Well, it completely slipped my mind that I was supposed to do a “Sample Sunday” with this one, so here’s a little “Magic Monday” teaser from Hidden Gifts, the first book in my new Witches of Canyon Road series! (The book will be out on Wednesday, March 7th.)
A woman stood by the window, her elegant profile sent into clear relief by the pale sunlight slanting in past the drapes. She wore a dark, slim skirt and a gray blouse, the open neckline of the shirt revealing an oversized cross of silver and coral. As soon as she heard Cat and me enter, she turned, a smile on her lips that I didn’t believe for one second. I could see an echo of her features in her daughter’s face, the slim nose and large dark eyes, but Cat’s expression had a liveliness I was pretty sure this woman had never possessed.
“Ah, Miranda,” she said, coming toward us. Before I could react, she had folded me into her arms and given me a brief hug. I stiffened, but then she let go and stepped away again, putting a safe distance between us. “It seems you’ve managed to survive your journey without incident.”
No thanks to you, I wanted to say, but I held my tongue. It was probably the same capriciousness that had made her put me on the train that had also prevented her from sending me any photos of her son, and what would be the point in calling that out? Somehow, I would have to learn how to live with this woman, no matter how much she rubbed me the wrong way.
“It all was fine,” I replied. “The train was a great idea — I had a chance to see a lot more of the country than I normally would.”
The faintest hint of a frown line between her brows told me she was analyzing that remark and trying to see whether it contained a veiled criticism. Which of course it did, but I only stood there, wearing a faint smile and — I hoped — looking completely innocent.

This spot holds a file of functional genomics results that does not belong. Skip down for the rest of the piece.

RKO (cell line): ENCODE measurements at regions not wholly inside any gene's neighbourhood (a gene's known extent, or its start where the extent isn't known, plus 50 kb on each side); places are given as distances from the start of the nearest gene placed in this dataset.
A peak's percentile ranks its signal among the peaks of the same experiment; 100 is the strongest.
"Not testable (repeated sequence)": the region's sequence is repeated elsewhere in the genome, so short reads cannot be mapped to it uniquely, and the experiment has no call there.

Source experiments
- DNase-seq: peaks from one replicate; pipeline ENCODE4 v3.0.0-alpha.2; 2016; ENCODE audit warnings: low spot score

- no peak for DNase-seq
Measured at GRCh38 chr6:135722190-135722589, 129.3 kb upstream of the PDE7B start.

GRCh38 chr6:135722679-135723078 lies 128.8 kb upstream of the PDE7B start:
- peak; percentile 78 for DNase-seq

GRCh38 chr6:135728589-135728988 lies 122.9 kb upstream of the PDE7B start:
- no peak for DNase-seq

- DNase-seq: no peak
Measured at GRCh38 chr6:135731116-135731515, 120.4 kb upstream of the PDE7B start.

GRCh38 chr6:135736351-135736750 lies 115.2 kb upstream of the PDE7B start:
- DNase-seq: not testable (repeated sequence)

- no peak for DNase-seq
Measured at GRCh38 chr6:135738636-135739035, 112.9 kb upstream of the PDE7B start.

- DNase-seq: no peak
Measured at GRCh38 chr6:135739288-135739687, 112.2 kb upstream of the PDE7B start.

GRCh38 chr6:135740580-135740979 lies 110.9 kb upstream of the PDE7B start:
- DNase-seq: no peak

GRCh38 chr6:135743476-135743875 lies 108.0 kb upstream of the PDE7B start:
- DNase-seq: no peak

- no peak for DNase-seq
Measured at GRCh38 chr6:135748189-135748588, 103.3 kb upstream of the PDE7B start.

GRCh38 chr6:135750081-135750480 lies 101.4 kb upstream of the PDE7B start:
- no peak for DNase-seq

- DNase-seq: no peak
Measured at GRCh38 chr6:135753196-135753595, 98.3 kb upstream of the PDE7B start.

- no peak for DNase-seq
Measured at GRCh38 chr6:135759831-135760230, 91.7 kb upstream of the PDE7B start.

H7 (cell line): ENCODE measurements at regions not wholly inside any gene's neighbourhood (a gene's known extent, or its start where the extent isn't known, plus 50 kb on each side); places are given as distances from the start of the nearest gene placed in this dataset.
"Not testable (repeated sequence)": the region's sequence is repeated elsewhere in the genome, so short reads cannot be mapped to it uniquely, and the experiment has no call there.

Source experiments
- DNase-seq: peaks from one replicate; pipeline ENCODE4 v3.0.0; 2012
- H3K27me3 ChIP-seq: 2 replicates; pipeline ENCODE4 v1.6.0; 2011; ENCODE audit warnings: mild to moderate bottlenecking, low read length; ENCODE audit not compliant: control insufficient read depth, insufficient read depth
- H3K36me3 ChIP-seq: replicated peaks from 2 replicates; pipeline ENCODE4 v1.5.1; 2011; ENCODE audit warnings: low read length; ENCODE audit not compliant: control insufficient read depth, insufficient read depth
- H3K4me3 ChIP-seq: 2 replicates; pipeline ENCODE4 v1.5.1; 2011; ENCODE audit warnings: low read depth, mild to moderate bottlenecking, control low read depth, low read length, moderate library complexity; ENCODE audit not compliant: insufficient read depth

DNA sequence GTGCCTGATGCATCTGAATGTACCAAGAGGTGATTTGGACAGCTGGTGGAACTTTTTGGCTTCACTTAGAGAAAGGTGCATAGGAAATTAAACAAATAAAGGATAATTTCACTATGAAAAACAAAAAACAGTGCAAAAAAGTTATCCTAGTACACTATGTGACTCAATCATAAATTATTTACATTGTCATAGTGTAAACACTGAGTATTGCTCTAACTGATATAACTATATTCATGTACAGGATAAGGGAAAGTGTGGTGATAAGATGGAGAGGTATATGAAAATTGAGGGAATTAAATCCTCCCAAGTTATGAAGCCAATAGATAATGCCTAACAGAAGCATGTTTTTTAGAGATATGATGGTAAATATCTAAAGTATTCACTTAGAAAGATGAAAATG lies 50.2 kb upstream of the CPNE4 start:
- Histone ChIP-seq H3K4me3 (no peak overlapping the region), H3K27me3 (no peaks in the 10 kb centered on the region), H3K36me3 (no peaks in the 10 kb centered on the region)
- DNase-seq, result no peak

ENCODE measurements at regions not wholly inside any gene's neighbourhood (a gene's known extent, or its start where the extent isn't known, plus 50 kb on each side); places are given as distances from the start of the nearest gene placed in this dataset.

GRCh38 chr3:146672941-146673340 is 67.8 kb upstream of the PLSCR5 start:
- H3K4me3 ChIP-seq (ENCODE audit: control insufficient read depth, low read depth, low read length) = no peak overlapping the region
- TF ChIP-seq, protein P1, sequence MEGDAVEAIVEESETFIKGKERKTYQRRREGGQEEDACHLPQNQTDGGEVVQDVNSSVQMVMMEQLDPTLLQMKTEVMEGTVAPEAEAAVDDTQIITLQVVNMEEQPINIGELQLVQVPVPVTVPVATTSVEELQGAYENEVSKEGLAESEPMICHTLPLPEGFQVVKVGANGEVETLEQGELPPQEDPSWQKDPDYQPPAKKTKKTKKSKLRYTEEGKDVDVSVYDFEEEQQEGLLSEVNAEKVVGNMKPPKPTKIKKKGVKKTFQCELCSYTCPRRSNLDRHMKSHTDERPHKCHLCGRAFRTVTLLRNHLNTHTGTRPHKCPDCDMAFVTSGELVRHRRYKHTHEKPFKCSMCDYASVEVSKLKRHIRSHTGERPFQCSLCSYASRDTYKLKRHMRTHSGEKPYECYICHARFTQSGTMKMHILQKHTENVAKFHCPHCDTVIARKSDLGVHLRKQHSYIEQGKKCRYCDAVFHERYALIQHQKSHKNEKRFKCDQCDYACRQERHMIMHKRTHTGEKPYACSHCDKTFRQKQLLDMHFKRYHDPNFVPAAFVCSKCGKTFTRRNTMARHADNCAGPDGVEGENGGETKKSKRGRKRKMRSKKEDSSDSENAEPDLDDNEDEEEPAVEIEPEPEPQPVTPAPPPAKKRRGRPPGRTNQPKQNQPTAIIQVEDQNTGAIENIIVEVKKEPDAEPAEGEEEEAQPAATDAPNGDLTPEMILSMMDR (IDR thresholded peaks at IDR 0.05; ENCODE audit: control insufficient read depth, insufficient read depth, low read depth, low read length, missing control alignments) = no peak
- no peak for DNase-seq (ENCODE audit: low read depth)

Cat frowned as well, but for an entirely different reason. “Where’s Rafe? I sent him a text to let him know we would be here in a few minutes.”
Now Genoveva Castillo’s expression was studiously neutral. “I’m sure he will be here shortly.”
Clearly, Rafe wasn’t any more eager to meet me than I was to meet him. Or rather, I actually did want to meet him, just to confirm that what Cat had said about his appearance was the truth. Not that I suspected her of outright lying, but she might have been exaggerating just a bit in order to make her brother look good.
“So typical.” Cat turned toward me, openly apologetic. “He can be like that. Gets wrapped up in things, forgets about the time.”
If we’d been alone, I would have asked what sorts of things he got “wrapped up in,” but with Genoveva standing there, I couldn’t do much more than lift my shoulders and try to look appropriately understanding. Still, I wondered what Rafe’s hobbies might be, what his interests were. Most of the time, witches and warlocks didn’t really have to work for a living, and that financial freedom allowed them to pursue avocations they might otherwise not have had time for. Did Rafe paint? Write? Build giant bronze sculptures? Hike? Shoot? Obsessively play virtual reality games?
I had absolutely no idea. I knew his name was Rafael Castillo, and I knew he was twenty-six years old, and that was about all I knew.
Except for the part about not getting along with his mother, which I could completely understand.
Then there was a rustle at the door, and we all turned. Standing there was a man who surveyed all of us with an expression of grim amusement on his face. He had to be at least six foot two, and was broad-shouldered and well built without being overly muscular. His hair and eyes were dark, one brow was lifted at an ironic angle, and he was absolutely the best-looking man I’d ever seen.
“Hey,” he said. “I’m Rafe.”
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